No matter how original a scholar’s imagination, . . .

“No matter how original a scholar’s imagination, no matter how penetrating and critical his judgment, society does far more of the writing of any book that lives than the author himself.”[1] However humiliating it may be formulate such a principle, its justification scarcely requires demonstration. We can no more escape the influence of our cultural climate than people at the equator or in the Arctic regions can remain unaffected by their physical conditions. This seems plain enough when pointed out, yet in theological discussion it is rarely thought necessary to take account of the environment in which ideas are formulated and the motives of their sponsors. A book is cited and a name mentioned in connection with an attractive theory; let it be endorsed by a few impressive authorities and it rapidly spreads; in due time it may be regarded as critically orthodox. But how did that theory come to be formulated? What precedents did it have in its own field, and what prompted the author to put it forward. Most significant advance in thought are the product of long processes, brought to an issue by a gifted person…(George Beasley-Murray, Jesus and the Last Days, 1998, p. 1)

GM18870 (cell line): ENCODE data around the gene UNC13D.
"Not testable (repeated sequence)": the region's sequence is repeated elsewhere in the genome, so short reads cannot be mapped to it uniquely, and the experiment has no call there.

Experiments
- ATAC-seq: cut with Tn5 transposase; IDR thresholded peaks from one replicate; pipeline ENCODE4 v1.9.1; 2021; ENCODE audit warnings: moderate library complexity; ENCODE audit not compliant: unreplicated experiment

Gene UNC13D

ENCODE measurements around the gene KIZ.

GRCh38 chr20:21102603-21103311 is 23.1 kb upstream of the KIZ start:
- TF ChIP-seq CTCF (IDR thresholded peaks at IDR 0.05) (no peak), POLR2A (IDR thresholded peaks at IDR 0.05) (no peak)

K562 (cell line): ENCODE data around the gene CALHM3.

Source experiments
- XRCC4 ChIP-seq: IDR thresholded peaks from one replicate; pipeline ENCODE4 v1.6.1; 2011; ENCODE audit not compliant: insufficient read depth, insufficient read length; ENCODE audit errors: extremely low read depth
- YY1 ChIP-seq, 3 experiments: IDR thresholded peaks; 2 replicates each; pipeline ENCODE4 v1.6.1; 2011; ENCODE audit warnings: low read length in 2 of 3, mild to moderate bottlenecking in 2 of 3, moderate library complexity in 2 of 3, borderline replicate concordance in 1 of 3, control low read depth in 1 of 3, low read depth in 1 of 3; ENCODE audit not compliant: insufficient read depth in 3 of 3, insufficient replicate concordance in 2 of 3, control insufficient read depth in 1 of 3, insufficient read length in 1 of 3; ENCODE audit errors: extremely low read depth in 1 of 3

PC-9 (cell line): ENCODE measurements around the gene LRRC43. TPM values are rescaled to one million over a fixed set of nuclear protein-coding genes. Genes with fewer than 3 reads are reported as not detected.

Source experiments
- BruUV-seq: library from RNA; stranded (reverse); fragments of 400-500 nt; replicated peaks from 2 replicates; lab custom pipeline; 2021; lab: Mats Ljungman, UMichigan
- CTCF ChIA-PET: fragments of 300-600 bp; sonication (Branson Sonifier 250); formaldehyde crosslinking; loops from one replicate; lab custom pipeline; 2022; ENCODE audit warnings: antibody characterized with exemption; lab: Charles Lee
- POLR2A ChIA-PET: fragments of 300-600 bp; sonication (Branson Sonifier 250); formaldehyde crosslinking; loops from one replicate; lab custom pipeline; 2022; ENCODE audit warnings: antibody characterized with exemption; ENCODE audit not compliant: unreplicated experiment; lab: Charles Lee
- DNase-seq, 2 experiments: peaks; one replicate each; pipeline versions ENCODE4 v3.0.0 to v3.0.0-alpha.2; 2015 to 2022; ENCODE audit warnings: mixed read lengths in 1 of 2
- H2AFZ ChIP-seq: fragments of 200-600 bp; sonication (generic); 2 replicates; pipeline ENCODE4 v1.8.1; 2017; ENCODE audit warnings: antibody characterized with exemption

[1] C. C. McCown, The Search for the Real Jesus (New York, 1940), 18.

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One thought on “No matter how original a scholar’s imagination, . . .

  1. Simon says:

    “We can no more escape the influence of our *cultural climate* than people at the equator or in the Arctic regions can remain unaffected by their physical conditions.”

    So what is your cultural climate that affects your dissertation writing?

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